Every so often International School Community will highlight one of our members in our Member Spotlight feature.  This month we interviewed David Walters:

6239_unnamedTell us about your background.  Where are you from?

My name is David and I have been working abroad since 2005. I am originally from an area just South of London. I came to Thailand straight from University and never really looked back. I started my career teaching PE and then went on to teach Year 5, all at my first school in Bangkok. I then changed to my second school, also in Bangkok, where I worked for 5 years in Key stage 1 and 2 positions. Whilst working at my second school I opened a Kindergarten with a colleague, which has now been going for four years. I love both travelling and teaching, so teaching abroad couldn’t be more perfect for me.

How did you get started in the international teaching community?

A lot of luck was involved with my first job in, not only  international teaching, but in teaching itself. I had just been rejected from what at the time, I thought, was my dream job . It was a fast track management position at a well known leisure centre chain in the London. I was just out of University and it was a dream opportunity. Having made it down to the last 8 candidates from 400 odd, I fell at the final hurdle. It was a time when jobs in the UK were hard to come by, so I sought experience abroad. I luckily landed a PE teaching job in Thailand. After about a month of teaching I fell in love with the kids, the culture, the freedom and the teaching. I still wasn’t a fully qualified teacher at that point and after two years I returned to study in the UK to become fully qualified and pursue a full time career as a Primary and Early Years teacher. I consider myself lucky on three counts:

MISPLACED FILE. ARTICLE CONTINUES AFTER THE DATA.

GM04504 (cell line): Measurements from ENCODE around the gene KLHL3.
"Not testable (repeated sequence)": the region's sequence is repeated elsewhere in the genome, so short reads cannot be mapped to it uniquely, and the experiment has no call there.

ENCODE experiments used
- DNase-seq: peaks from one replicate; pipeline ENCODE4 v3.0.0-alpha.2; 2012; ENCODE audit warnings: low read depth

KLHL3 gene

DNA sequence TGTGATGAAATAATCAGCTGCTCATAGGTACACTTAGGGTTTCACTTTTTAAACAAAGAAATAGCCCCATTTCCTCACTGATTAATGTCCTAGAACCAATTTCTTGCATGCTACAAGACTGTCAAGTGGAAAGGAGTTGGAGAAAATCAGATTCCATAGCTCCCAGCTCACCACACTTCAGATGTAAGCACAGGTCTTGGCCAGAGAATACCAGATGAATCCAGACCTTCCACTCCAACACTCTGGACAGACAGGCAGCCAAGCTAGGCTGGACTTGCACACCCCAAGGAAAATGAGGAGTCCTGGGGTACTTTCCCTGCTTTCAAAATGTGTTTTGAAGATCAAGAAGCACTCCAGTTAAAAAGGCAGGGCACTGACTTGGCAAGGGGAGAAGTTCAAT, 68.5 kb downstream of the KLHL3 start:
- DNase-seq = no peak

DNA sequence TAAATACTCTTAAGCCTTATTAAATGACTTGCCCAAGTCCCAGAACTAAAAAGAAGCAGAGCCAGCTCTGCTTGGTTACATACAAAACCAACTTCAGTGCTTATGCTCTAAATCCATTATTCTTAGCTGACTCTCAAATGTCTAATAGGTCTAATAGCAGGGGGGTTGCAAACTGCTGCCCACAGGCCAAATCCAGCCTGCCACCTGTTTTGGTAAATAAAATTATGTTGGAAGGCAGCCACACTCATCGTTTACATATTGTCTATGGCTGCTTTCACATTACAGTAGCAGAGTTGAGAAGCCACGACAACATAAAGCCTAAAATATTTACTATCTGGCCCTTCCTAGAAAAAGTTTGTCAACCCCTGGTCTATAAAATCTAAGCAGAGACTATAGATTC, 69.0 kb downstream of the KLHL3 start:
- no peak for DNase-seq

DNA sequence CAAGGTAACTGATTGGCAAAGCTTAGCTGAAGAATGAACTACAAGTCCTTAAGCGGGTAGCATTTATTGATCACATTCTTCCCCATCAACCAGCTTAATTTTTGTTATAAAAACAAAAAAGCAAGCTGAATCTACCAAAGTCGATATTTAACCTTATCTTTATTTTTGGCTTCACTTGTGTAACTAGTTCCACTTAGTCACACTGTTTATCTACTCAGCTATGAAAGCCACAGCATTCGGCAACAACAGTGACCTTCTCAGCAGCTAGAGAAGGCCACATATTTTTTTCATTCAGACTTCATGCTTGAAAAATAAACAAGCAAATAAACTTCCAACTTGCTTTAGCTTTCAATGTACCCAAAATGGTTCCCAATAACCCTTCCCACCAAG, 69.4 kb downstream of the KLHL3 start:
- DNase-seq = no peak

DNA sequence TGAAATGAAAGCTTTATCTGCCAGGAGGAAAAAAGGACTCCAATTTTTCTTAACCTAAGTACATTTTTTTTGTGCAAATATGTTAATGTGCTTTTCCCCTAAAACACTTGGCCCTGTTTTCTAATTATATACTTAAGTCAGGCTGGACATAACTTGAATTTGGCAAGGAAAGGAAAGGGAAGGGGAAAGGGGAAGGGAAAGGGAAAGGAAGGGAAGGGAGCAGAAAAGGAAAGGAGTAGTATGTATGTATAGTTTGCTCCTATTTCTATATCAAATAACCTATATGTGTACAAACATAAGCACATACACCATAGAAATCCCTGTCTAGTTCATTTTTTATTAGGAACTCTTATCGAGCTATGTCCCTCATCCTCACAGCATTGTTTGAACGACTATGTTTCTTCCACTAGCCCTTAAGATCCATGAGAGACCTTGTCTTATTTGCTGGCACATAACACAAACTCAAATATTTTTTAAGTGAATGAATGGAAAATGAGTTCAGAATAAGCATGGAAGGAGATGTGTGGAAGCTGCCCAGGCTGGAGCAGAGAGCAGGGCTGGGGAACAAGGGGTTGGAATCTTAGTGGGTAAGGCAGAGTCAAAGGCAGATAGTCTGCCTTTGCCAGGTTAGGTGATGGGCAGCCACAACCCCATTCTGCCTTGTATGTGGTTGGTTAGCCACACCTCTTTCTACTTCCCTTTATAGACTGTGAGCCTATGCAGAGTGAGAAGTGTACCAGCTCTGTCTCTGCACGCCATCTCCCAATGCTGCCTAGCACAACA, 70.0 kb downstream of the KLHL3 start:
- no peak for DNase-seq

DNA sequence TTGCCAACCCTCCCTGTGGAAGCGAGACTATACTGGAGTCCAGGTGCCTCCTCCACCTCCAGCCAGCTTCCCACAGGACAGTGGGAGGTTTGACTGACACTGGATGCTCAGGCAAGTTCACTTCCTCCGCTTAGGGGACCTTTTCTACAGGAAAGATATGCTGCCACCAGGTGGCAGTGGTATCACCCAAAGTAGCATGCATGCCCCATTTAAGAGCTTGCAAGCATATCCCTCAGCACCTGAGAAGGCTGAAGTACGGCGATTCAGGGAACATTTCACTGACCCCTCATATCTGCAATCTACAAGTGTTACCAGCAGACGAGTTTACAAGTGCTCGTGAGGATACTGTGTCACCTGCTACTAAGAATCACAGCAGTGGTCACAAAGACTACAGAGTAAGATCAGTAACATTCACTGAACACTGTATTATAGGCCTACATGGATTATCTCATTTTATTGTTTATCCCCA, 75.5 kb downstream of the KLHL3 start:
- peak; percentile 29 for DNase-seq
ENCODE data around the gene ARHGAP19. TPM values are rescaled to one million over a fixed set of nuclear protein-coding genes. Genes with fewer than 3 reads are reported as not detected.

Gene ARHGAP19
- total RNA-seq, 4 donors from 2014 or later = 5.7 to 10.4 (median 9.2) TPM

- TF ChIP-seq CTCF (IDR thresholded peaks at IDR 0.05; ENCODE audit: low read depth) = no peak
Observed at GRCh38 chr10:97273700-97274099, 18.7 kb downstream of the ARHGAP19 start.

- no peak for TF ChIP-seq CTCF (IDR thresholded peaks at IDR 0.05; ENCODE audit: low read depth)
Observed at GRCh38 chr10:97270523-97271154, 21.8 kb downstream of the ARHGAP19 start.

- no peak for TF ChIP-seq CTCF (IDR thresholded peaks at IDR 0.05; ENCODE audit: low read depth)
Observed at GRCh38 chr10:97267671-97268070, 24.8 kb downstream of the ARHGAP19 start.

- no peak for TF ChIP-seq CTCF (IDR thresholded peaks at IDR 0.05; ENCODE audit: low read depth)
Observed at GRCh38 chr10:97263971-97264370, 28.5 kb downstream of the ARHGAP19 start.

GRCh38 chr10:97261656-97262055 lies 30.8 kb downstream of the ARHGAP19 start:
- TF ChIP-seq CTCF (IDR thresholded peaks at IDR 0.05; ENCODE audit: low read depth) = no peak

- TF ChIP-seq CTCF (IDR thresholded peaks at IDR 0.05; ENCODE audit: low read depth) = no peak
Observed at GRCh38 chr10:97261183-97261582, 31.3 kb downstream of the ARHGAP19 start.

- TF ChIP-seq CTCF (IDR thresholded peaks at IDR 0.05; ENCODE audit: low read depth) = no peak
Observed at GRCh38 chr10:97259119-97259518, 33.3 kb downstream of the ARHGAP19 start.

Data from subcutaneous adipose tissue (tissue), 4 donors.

1) not getting that first job

2) finding teaching

3) starting my career teaching in Thailand.

Which international schools have you worked at?  Please share some aspects of the schools that made them unique and fun places in which to work.

06DavePhonicsAlthough I was lucky to get into the international school setting and teaching to start with, being that I wasn’t qualified, the school that I worked at didn’t exactly set high standards. The first school, Heathfield International School, was not very good at all and I didn’t spend long there. When I joined I didn’t have much experience an like I said I wasn’t qualified at the time, so it was at least a good stepping stone. The second school, Rasami International, was better but still had a lot of problems. The first two years that I worked there were fantastic, the third good but after that it was all downhill. To begin with I was surrounded by really good teachers and a very supportive Head but the school was badly run and the good teachers began to leave. When the Head left I knew it was time to go and at that point the school that I had opened myself was more or less established.

I set up my own school with a close colleague of mine. He was one of the teachers I met at Rasami. We decided to open a school because we both had dreams and ideas of how a school should be run. Both of us think alike and have always fostered ideas and teaching philosophies that break the norms of how we are taught to teach. I am somewhat of a rebel in this sense, often going against suggested practices for teaching. The freedom to teach the way I want to teach makes everyday amazing. What could be more fun than doing the job you love however you want to do it?

Even though I have had ups and downs in the schools where I have worked, I would definitely recommend working abroad to anyone. Even through the downs I have enjoyed every moment of my working life and not many people can say that. I never look at my job as work. I don’t think of that 6am alarm call as the start of a boring day but rather one of excitement and discovery. If I could, I would go back and do it all again, but I wouldn’t change a thing. The things I have seen, the people I have met, both good and bad, have made me a better, stronger, more rounded person. The fact that I could open the school of my dreams at such an early age, is a testament to the opportunities available when working abroad.